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Benchmarks lost out on the morning’s gains after disappointing home sales and initial claims data dragged the markets lower. As has been the case since late-December, cross-Atlantic tensions deter investors and economic data comes in to lift the sentiment. However, yesterday, while resumption of Greek debt negotiation talks spurred some optimism, economic reports dampened sentiment. Nonetheless, factory orders and a few corporate results emerged as positives for the day.
The Dow Jones Industrial Average (DJI) was down 0.2% and settled the day at 12,734.63. The Standard & Poor 500 lost 0.6% and closed yesterday’s trading session at 1,318.43. The Nasdaq Composite Index dropped 0.5% and finished lower at 2,805.28. The fear-gauge CBOE Volatility Index (VIX) rose 1.4% to settle at 18.57. On the New York Stock Exchange, NYSE Amex and Nasdaq, consolidated volumes were 7.9 billion shares. The advance and decline ratio was almost even on the NYSE, as for 48% of the stocks that moved up, 49% stocks were on the declining side. The remaining 3% were left unchanged.
On Wednesday, the Dow had posted its highest closing levels since May 2011. Yesterday, the blue-chip index neared its highest levels since the 2008 meltdown. But, the benchmark lost all the gains to finally settle in the red zone following mixed economic data.
Coming to the economic reports, housing and jobs data were primarily responsible for the markets’ downfall yesterday. Both of these are key sectors and play a huge role in shaping the broader economy. In a joint release by the U.S. Department of Housing and Urban Development, sales of new single-family houses were reported to have dropped 2.2% from November to 307,000 in December 2011. It was also 7.3% lower than December 2010 estimate of 331,000. The data also disappointed the expectations, as the consensus had predicted figures of 323, 000. This was the slowest year for builders since the department initiated tracking the housing reports
The data dragged the housing sector lower and also the broader markets. The PHLX Housing Sector (HGX) lost 1.3% and housing related stocks like Toll Brothers Inc. (NYSE:TOL), KB Home (NYSE:KBH), Lennar Corporation (NYSE:LEN), PulteGroup, Inc. (NYSE:PHM), D.R. Horton, Inc. (NYSE:DHI) and Beazer Homes USA, Inc. (NYSE:BZH) lost 5.0%, 0.8%, 2.9%, 2.4%, 2.6% and 0.9%, respectively.
Initial claims data also dampened sentiment after the US Department of Labor reported a 21,000 increase in advance figure for seasonally adjusted initial claims to 377,000, from the previous week's revised figure of 356,000, for the week ending January 21. The consensus estimate for the current period expected the initial claims to come in at 370, 000. Given the importance of the jobs and housing markets, disappointing reports from both of them was obviously going to hamper the mood.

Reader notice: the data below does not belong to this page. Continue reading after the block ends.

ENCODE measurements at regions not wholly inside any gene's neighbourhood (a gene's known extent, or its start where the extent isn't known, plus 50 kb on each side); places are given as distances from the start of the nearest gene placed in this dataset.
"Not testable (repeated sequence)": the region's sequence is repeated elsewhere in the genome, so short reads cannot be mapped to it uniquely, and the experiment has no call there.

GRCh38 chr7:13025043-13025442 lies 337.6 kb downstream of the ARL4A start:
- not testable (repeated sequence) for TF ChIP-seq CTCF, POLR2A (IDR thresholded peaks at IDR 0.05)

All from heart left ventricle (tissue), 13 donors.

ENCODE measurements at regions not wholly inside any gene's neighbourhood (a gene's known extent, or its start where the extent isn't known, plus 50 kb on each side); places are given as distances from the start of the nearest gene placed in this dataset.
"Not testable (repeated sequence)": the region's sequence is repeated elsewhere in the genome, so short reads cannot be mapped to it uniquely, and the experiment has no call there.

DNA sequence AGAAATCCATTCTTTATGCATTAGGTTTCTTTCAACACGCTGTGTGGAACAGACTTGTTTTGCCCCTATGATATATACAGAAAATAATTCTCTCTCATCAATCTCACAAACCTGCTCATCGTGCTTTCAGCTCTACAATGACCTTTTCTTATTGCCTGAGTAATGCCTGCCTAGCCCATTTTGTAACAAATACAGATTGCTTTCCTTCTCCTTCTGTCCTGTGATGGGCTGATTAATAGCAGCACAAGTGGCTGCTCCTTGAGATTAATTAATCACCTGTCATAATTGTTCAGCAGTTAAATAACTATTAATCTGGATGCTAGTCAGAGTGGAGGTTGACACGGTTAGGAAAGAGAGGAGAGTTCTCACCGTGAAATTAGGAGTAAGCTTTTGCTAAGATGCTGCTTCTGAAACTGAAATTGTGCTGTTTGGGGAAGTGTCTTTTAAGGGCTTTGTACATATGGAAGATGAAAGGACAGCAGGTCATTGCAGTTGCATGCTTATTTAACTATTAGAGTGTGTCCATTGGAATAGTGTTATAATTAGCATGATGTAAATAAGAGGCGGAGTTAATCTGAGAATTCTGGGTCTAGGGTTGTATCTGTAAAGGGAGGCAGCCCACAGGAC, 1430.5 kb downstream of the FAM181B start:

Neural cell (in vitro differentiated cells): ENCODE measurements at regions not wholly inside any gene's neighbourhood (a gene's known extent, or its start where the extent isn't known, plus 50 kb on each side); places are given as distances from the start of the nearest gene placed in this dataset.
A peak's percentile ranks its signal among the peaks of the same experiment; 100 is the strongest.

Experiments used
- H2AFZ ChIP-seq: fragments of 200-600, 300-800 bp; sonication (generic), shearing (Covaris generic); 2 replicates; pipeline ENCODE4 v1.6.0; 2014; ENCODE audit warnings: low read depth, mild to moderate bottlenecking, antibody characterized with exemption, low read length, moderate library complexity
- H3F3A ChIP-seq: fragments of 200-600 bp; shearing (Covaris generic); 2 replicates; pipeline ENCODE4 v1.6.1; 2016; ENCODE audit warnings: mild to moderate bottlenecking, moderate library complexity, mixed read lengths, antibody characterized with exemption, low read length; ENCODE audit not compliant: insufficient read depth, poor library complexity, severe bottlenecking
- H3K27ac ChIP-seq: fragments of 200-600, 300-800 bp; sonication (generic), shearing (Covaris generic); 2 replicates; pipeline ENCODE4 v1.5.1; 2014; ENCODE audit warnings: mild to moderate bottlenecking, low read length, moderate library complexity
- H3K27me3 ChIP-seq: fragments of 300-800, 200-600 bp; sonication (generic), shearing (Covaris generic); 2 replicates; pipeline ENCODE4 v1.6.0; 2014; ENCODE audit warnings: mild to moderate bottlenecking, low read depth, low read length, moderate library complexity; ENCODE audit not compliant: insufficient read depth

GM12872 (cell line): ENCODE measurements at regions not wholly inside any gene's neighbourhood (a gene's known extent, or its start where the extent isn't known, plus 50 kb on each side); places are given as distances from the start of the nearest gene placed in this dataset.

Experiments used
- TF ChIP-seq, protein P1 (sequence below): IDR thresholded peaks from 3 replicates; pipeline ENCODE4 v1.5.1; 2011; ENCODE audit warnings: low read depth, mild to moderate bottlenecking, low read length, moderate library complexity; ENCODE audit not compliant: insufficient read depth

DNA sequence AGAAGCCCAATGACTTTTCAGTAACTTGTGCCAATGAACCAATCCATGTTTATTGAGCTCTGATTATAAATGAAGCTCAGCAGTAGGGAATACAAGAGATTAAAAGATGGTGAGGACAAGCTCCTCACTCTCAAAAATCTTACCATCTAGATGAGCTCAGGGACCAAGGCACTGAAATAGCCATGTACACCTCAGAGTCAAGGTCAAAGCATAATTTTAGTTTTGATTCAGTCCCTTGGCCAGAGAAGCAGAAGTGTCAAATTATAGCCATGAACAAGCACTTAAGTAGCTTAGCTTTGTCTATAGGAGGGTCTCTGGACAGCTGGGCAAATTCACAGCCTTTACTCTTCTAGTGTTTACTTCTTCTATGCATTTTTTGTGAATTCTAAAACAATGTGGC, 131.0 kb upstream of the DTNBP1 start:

In contrast, the U.S. Census Bureau reported a $6.2 billion or 3% increase in new orders for manufactured durable goods in December. Moreover, this was the fifth time that new orders increased out of the last six times, and was also better-than-expected, as consensus estimates had hoped for a 2.3% increase. Separately, The Conference Board reported that the index of leading indicators had hit its highest level since July, increasing 0.4% in December to 94.3.
This is a busy week of earnings and a few significant companies did not fail to surpass expectations yesterday. Quarterly results from Caterpillar, Inc. (NYSE:CAT), Time Warner Cable Inc (NYSE:TWC), 3M Company (NYSE:MMM), Lockheed Martin Corporation (NYSE:LMT) were encouraging and all of them beat the Street’s estimates. The companies’ shares rose, 2.1%, 7.8%, 1.3% and 0.9%, respectively.
In the opening session, the sentiment had also been boosted by news of resumption of Greek debt negotiation talks. Charles Dallara and Jean Lemierre were the negotiators representing the private creditors and they returned to Athens to resume talks on the debt swap, which would ultimately decide the fate of nation’s debt scenario. Earlier this week, euro-zone ministers had rejected the bond swap offer from private creditors, which sparked off tension in the financial world. If Greece fails to secure the next bailout package from international lenders, the nation will be unable to make its bond payments in March. The debt write-down deal is an absolute pre-requisite for Greece to receive the $168 billion bailout package from the European Union (EU) and the International Monetary Fund (IMF).